To see how the chemical potential modifies the Schwinger effect, we plot $V_{\rm tot}(x)$ versus $ x $ with a fixed $ c/T $ for different values of $ \mu/T $ in Fig. 4. The left panel is for $ c/T = 0.1 $, and the right one is for $ c/T = 2.5 $. In both panels, from top to bottom, $ \mu/T = 0, 1, 5 $, respectively. One can see that, at a fixed $ c/T $, as $ \mu/T $ increases, both the height and width of the potential barrier decrease. As we know, the higher or wider the potential barrier is, the more difficult it is for the produced pairs to escape to infinity. Thus, it can be concluded that the inclusion of the chemical potential decreases the potential barrier, thus enhancing the Schwinger effect, in accordance with the findings of [14].

      Figure 4.  (color online) $ V_{\rm tot}(x) $ versus $ x $ with $ \alpha = 0.8 $ and fixed $ c/T $ for different values of $ \mu/T $. In both plots, from top to bottom, $ \mu/T = 0, 1, 5 $, respectively.

      In addition, we plot $V_{\rm tot}(x)$ against $ x $ with a fixed $ \mu/T $ for different values of $ c/T $ in Fig. 5. It can be seen that, at a fixed $ \mu/T $, both the height and width of the potential barrier increase as $ c/T $ increases, implying that the presence of a confining scale reduces the Schwinger effect, inverse to the effect of the chemical potential.

      Figure 5.  (color online) $ V_{\rm tot}(x) $ versus $ x $ with $ \alpha = 0.8 $ and fixed $ \mu/T $ for different values of $ c/T $. In both plots, from top to bottom, $ c/T = 2.5, 1, 0 $, respectively.

      Finally, to understand how the chemical potential and confining scale affect the critical electric field, we plot $ E_c/E_{c0} $ versus $ \mu/T $ ($ c/T $) in the left (right) panel of Fig. 6, where $ E_{c0} $ denotes the critical electric field of the SYM. It can be seen that $ E_c/E_{c0} $ decreases as $ \mu/T $ increases, indicating that the chemical potential decreases $ E_c $, thus enhancing the Schwinger effect. Meanwhile, the confining scale has an opposite effect, consistent with the potential analysis. Furthermore, it can be seen that $ E_c/E_{c0} $ can be larger or smaller than 1, which means that the SW$ _{T,\mu} $ model may provide a wider range of the Schwinger effect in comparison to SYM.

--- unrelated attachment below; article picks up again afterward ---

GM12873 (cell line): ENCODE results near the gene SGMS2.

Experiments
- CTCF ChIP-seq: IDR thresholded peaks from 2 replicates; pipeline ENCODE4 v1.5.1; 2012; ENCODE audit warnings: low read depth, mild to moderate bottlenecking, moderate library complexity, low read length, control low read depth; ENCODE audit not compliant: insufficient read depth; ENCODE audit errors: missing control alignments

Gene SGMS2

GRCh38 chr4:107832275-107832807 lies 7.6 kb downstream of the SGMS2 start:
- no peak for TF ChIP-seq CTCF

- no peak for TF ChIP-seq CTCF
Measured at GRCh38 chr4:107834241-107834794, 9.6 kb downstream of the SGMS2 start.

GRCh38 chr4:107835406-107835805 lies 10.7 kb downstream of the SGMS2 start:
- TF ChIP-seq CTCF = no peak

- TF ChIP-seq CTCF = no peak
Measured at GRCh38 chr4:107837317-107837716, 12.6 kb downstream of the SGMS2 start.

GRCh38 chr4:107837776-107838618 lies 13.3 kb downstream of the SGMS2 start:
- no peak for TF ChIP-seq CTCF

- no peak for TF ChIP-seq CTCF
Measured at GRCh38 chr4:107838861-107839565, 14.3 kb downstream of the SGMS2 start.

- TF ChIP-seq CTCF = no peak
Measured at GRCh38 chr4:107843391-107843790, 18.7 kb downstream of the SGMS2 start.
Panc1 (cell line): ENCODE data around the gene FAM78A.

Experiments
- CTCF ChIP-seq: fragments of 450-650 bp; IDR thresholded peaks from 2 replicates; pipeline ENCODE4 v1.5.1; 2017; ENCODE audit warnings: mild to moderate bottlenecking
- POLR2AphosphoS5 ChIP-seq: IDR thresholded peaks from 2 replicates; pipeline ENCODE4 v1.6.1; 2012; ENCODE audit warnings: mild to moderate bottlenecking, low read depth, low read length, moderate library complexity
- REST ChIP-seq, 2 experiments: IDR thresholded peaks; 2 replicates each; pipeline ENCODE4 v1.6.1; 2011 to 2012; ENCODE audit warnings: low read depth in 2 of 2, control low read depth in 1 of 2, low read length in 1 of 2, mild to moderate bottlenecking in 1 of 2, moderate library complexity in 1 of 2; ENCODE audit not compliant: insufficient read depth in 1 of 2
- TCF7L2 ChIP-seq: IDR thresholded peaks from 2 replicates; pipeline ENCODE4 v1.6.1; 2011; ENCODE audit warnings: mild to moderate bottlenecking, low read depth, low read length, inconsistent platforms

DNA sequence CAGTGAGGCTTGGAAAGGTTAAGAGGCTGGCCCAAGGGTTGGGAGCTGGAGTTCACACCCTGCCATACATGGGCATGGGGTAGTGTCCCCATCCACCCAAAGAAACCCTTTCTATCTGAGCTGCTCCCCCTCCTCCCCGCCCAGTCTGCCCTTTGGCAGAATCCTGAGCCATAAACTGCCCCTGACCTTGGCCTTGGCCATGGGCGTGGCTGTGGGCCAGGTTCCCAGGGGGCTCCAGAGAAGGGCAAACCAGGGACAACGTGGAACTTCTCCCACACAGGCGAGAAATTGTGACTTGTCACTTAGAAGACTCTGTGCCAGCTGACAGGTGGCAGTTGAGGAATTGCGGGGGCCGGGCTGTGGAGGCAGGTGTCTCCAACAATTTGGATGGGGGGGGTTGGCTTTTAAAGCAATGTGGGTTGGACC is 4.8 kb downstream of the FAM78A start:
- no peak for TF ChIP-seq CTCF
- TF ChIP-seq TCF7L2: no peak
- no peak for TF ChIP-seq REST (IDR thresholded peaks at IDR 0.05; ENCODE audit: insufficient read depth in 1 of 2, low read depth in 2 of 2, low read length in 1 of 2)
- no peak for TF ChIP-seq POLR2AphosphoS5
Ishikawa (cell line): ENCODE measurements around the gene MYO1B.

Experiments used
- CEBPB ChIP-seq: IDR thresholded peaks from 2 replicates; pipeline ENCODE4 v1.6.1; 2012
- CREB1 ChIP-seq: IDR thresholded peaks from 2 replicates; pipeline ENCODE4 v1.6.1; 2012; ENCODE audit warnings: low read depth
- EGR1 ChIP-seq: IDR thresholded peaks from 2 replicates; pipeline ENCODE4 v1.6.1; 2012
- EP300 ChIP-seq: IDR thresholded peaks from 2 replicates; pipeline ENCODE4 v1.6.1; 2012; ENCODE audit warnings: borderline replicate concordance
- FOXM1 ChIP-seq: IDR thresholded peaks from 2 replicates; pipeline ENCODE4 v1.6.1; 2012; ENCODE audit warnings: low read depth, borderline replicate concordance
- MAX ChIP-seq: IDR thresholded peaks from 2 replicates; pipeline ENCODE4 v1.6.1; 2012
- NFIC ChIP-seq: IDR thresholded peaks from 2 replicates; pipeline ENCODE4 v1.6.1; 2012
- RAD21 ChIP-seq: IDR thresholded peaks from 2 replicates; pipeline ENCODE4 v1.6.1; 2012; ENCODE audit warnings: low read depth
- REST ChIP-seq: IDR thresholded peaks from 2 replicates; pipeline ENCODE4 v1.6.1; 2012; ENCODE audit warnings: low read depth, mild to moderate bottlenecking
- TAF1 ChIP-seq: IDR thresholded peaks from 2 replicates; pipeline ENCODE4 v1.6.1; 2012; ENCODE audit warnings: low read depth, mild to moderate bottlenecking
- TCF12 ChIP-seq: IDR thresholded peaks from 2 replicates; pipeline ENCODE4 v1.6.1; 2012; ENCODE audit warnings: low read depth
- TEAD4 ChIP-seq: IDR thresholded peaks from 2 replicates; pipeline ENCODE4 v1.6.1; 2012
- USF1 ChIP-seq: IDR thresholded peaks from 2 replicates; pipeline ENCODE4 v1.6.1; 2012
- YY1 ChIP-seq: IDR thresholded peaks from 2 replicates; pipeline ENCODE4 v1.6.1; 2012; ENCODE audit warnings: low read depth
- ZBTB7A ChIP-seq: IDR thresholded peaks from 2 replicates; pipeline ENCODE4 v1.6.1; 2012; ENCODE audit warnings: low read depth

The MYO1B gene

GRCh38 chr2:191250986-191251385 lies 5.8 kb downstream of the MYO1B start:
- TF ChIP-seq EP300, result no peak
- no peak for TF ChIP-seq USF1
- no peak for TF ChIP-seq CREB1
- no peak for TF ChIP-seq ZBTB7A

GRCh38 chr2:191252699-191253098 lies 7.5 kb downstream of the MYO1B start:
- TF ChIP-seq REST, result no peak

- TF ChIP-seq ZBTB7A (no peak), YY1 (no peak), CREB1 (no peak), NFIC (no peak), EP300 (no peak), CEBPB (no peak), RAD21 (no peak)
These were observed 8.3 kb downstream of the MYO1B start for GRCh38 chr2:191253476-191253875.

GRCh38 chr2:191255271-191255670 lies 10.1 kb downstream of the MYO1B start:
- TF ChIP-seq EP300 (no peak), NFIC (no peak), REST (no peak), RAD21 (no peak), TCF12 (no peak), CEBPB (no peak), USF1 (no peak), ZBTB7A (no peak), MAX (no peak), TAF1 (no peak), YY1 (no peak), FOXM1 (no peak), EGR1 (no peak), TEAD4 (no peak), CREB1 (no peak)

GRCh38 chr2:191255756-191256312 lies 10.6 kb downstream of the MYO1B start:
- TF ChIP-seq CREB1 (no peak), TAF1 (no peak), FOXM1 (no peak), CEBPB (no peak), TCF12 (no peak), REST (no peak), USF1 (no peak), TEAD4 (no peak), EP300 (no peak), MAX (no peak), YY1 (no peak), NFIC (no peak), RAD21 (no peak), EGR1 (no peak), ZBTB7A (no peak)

Figure 6.  (color online) Left: $ E_c/E_{c0} $ versus $ \mu/T $; from top to bottom, $ c/T = 2.5, 1, 0 $, respectively. Right: $ E_c/E_{c0} $ versus $ c/T $; from top to bottom, $ \mu/T = 0, 1, 5 $, respectively.

    IV.   CONCLUSION
    • The study of the Schwinger effect in non-conformal plasma under the influence of the chemical potential may shed some light on heavy ion collisions. In this paper, we investigated the effect of the chemical potential and confining scale on the holographic Schwinger effect in a soft wall AdS/QCD model. We analyzed the electrostatic potentials by evaluating the classical action of a string attached to the rectangular Wilson loop on a probe D3 brane located at an intermediate position in the bulk AdS and calculated the critical electric field from the DBI action. We found that the inclusion of the chemical potential tends to decrease the potential barrier, thus enhancing the production rate, opposite to the effect of the confining scale. Moreover, we observed that, with some chosen values of $ \mu/T $ and $ c/T $,$ E_c $ can be larger or smaller than the counterpart in SYM, implying that the SW$ _{T,\mu} $ model may provide a theoretically wider range of the Schwinger effect in comparison to SYM.

      However, there are some questions that need to be addressed further. First, the potential analysis is basically within the Coulomb branch, related to the leading exponent corresponding to the on-shell action of the instanton and not the full decay rate. In addition, the SW$ _{T,\mu} $ model is not a consistent model because it does not solve the full set of equations of motion. Performing such an analysis in some consistent models, e.g., those in [28-34], would be instructive (usually the metrics of such models are only known numerically, and thus, the calculations are more challenging).